When we fall into hard times, many of us make the mistake of thinking that when we experience darkness, it’s because of our sins, mistakes, and failures. But the truth is that when people are experiencing darkness, it is because the Creator turned off the light. If the Creator would want to turn on the light, even the darkest hour will shine like the brightest day.
For that, you need faith. Because it is very, very easy for a person to fall into sadness and depression, to self-blame, to self-hatred, and to not recognize the hand of the Creator in what one is going through.
It is very easy to praise the Creator (Hashem), and to recognize His G-dliness when we experience miracles and wonders, and happy things in life. But when something hard is happening in our life, the natural thing to do is to blame ourselves instead of recognizing the G-dly Supervision of the Creator in our life – making the hours even darker…
Even a drop of good is never lost! Never! Our Sages teach, “If you’ve searched and succeeded in finding, believe it” (Megillah 6b). Why, believe it? If I’ve found, then I know it. What’s the point in believing? But, this is the point. No matter how much you seek the good, you may think you haven’t yet achieved or attained any. You might feel yourself even more distant from your goal than you were before you started. With this in mind, our Sages specifically taught, “believe it!” Believe that you’ve found some good, even if you can’t see it! (Likutei Halakhot, Birkhot HaPeirot 5:1,2).
What is free will? It is the ability to choose to do whatever you wish to do, whenever you wish to do so, in any kind of situation. Knowing that you have this power, you can take any idea or suggestion that you hear and apply it for your benefit. As Reb Natan explains, free will is the most amazing power in the entire world. The overall rule is that the entire world was created only for the sake of free will. (Likutei Halakhot, Birkhot HaShachar 5:74).
Adapted from Rebbe Nachman and YOU, by Chaim Kramer
Many people stumble and fall just as they are about to reach their final perfection. Some were already at the gates of holiness and could have easily entered completely in the realm of holiness, but retreated because obstacles and confusions arose against them with such intensity that they felt it was impossible to withstand them. The main means of rectifying this situation is Torah study. One must be very strong never to neglect Torah study, no matter what one must endure. One will then be able to overcome anything through the Torah, for all rectifications and purifications — from the first to the last — all are only through the Torah.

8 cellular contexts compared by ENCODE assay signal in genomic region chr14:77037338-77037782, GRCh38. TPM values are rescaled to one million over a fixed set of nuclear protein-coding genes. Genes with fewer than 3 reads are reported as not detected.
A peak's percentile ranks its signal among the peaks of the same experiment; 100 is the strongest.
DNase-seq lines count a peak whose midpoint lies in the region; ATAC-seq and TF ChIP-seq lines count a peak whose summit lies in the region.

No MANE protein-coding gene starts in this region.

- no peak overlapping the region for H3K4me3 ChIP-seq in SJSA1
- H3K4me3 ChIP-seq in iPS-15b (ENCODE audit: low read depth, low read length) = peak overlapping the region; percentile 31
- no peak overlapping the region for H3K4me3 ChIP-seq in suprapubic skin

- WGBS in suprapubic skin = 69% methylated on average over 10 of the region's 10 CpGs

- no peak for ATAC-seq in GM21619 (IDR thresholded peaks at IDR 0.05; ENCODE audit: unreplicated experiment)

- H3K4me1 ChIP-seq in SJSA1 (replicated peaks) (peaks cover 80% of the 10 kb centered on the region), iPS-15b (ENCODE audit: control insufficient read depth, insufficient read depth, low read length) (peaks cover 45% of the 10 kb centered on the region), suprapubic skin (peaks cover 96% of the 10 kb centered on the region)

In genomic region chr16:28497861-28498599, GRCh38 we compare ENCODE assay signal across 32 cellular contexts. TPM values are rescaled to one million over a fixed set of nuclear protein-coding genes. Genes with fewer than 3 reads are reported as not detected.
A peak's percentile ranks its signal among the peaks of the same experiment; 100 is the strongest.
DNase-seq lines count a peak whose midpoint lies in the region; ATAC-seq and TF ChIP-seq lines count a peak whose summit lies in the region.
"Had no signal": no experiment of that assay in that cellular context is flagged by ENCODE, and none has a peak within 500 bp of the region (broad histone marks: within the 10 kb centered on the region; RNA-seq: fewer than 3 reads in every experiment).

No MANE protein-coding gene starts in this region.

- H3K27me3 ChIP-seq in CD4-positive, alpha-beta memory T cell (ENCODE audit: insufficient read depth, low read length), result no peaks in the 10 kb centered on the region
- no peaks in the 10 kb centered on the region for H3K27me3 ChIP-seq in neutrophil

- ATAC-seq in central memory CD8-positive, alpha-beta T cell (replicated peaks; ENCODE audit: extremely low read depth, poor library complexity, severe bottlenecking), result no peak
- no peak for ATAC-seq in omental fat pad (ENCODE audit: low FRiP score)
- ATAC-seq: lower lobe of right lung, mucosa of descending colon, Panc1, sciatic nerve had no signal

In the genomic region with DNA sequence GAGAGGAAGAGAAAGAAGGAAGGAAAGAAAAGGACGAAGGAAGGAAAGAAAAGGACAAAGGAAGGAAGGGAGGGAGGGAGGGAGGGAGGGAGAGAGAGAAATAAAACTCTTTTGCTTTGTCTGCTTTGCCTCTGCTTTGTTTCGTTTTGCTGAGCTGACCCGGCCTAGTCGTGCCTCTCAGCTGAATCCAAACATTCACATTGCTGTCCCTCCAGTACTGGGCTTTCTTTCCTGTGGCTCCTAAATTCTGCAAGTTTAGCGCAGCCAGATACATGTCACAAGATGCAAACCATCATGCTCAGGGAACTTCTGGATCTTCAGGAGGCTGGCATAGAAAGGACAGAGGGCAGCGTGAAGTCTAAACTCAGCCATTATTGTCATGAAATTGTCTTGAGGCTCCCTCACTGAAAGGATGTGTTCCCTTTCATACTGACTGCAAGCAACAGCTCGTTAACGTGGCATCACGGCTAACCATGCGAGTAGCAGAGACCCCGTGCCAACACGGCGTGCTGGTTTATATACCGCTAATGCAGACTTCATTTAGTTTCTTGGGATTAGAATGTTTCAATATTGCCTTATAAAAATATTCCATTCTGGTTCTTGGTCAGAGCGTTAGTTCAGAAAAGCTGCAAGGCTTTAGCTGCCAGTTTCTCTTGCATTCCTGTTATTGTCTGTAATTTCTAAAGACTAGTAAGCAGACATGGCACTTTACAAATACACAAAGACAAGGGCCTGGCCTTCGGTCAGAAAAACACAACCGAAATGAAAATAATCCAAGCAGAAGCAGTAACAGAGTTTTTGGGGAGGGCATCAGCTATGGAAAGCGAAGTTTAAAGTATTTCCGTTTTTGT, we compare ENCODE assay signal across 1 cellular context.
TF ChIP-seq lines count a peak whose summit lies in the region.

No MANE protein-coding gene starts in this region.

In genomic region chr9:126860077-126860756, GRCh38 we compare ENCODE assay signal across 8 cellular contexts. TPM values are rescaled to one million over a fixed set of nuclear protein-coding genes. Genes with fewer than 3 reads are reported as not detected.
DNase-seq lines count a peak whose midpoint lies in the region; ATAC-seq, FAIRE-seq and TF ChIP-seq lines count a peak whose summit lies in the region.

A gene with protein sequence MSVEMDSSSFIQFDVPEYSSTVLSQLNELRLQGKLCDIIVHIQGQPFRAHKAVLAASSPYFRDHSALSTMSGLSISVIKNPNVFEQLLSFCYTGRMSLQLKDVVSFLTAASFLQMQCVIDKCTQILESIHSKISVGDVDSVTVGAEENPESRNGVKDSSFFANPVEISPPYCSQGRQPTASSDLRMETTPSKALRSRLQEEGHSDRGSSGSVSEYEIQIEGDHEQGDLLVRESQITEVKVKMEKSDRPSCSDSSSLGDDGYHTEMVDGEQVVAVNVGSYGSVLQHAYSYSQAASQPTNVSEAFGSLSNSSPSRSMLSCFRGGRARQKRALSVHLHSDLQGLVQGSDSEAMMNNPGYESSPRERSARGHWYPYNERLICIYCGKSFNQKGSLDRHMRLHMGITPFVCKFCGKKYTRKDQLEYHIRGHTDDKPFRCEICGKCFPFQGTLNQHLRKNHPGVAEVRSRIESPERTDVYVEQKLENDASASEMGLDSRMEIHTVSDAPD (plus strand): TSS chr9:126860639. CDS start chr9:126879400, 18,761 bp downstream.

We each have a G-d-given and individualized path for serving Hashem. No two people are alike. Hashem doesn’t create the same thing twice. We are each unique and need to find our specific path in avodat Hashem (service of Hashem). Rabbi Natan speaks about this:
“Rebbe Nachman spoke at length about the great differences between the tzaddikim of the previous generations — the talmidim (students) of the Baal Shem Tov and the Maggid of Mezritch. One would travel across the country speaking in public. Another remained at home. One would pray before the congregation slowly and with loud cries, while another prayed in a whisper. This one devoted his time to Torah study and this one to tzedaka (charity) and saving Jewish lives. Nevertheless, they all learned from one Rebbe, and there was a great love between them. Each served Hashem according to the root of his soul and it was impossible for them to be alike. G-d’s great delight is that He has so many tzaddikim and good Jews in the world, each one giving Him special pleasure not found in the next. This is the meaning of the verse: ‘Israel, in whom I am adorned’ (Isaiah 49:3). Jews are composed of such a spectrum of colors. G-d does not make the same thing twice. Each individual has his own path according to the root of his soul in the Supernal Will.”
Rabbi Avraham Azulai writes, “Every single soul has its own unique portion in the Torah” (Baalei Bris Avraham, Introduction). We are each unique and special in Hashem’s eyes. We each have a specific path through which we will understand the Torah. Specific portions and aspects of the Torah will appeal to particular individuals, based on each person’s root soul. We each have our particular mitzva, in which we excel. May we have the merit for Hashem to help each of us find our unique path in serving Him.
Based on Likutei Halakhot, Choshen Mishpat 2, Shomer S’khar 2:10, by Rabbi Natan of Breslov and In All Your Ways: Collected Discourses of Rabbi Yaakov Meir Schechter